Flatulence is called abdominal bloating due to the accumulation of gases in the intestine. The abdomen feels tight, and the person experiences discomfort, sometimes pain.
Normally, gas is always produced during the digestion of food as a byproduct of decomposition, and this is normal. This gas is either expelled or utilized by certain microorganisms naturally, which a person does not notice. But if the body cannot expel it due to gases being produced in large volumes, it is considered a pathological process.
In this case, intestinal gases are foam made of bubbles and mucus, which hinders digestion, weakening the necessary enzymes and preventing the absorption of necessary elements.
Physical causes of gas production and accumulation in the intestines in large amounts:
- Due to a lack of necessary enzymes (e.g., for digesting certain types of dairy food). Recall that infants also have this problem, as not all enzymes are produced by their bodies yet;
- Digestion of heavy food (legumes, some types of fiber (cabbage)), as well as low-quality food and unbalanced nutrition;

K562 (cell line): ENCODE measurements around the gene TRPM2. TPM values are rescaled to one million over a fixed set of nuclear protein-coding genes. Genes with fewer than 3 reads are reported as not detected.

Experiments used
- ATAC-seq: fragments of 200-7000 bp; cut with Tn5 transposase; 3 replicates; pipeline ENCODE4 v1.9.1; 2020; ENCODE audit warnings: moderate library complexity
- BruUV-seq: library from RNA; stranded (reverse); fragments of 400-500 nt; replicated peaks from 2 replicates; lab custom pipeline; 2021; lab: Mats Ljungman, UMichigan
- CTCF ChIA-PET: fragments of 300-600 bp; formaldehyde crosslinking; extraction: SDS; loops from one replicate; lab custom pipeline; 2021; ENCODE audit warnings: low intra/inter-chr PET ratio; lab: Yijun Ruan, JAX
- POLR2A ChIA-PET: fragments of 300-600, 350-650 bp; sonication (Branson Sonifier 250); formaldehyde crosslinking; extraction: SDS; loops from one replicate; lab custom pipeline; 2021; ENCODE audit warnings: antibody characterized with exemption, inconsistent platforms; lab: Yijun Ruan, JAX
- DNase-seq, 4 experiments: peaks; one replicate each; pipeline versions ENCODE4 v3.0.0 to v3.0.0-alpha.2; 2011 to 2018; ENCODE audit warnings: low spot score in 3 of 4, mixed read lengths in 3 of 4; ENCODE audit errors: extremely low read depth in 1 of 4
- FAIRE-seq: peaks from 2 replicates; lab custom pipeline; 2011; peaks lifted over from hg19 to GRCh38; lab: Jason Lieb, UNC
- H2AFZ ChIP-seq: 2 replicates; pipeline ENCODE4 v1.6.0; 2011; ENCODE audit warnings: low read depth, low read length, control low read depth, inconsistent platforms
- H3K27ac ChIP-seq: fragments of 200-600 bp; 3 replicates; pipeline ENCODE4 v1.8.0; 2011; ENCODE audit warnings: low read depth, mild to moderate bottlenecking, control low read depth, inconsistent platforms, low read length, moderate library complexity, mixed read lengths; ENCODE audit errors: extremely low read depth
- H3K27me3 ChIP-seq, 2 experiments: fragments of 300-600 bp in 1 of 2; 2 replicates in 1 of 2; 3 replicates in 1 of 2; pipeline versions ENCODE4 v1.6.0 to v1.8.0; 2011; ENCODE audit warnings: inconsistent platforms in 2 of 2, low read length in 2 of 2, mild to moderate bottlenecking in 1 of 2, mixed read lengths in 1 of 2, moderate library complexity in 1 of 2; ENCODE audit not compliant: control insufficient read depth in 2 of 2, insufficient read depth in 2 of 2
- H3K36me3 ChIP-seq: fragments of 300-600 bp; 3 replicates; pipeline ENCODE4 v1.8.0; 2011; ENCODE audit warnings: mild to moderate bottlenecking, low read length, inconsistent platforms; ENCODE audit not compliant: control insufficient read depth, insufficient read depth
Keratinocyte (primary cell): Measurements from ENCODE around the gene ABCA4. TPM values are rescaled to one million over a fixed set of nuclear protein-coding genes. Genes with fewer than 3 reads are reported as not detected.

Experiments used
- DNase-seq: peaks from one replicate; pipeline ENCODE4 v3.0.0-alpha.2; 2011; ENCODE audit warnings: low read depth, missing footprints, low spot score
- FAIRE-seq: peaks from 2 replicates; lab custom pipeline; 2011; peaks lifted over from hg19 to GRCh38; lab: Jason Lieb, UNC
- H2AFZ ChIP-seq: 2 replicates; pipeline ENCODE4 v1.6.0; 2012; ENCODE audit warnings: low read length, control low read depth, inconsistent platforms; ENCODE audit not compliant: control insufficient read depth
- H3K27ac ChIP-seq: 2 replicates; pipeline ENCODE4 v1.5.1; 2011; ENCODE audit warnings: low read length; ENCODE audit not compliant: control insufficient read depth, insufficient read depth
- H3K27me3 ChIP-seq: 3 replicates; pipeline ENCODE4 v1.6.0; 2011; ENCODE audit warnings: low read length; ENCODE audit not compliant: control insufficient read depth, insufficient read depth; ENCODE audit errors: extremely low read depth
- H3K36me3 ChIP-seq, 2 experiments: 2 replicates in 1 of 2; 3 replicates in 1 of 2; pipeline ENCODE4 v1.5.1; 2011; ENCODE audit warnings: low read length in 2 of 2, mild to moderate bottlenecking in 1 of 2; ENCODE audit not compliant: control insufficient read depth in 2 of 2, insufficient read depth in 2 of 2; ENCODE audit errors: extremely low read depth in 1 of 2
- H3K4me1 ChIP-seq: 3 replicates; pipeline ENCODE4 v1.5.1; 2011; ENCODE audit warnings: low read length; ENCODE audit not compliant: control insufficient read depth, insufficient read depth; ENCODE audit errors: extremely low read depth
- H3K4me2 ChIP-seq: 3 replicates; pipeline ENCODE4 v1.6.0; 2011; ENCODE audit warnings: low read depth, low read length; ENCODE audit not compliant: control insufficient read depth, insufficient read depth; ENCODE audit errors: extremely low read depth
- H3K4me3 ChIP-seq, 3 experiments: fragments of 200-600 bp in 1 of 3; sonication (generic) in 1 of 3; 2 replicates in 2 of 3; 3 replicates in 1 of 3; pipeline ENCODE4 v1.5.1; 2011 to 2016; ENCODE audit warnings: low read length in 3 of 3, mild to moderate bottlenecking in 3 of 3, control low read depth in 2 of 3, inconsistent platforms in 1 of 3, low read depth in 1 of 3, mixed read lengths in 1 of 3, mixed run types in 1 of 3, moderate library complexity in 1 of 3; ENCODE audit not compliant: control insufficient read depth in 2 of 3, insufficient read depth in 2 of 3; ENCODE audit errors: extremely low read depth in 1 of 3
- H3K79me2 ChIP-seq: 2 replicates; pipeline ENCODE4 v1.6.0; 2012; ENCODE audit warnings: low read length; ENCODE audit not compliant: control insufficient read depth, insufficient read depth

- Disruption of intestinal microflora balance (e.g., dysbiosis);
- Swallowing air during eating (aerophagia). Usually thought to affect only infants, but adults also swallow air when talking while eating (with a full mouth);
- Circulatory disturbance in the intestine (occurs in atherosclerosis, hypertension, liver and spleen diseases, etc.);
- Gastrointestinal diseases (cirrhosis, cholecystitis, colitis, etc.);
- Due to increased pressure in the intestine when quickly ascending to a height;
- Irritable bowel syndrome (due to changed sensitivity of receptors).
Psychosomatics of Flatulence
To understand the psychosomatic causes of flatulence, we need to understand the functions of the intestine on a metaphysical level. Physically, the intestine digests food and assimilates nutrients.
Metaphysically, it also performs this function but digests “informational food” coming to a person from the outside world. It helps assimilate new knowledge and ideas (nutrients for the mind and soul) and discard the unnecessary, outdated (mental and emotional waste).
Since the intestine, like any other organ, has not only a physical but also a metaphysical function, the causes of its dysfunction in the form of flatulence are not only physical but also psychosomatic.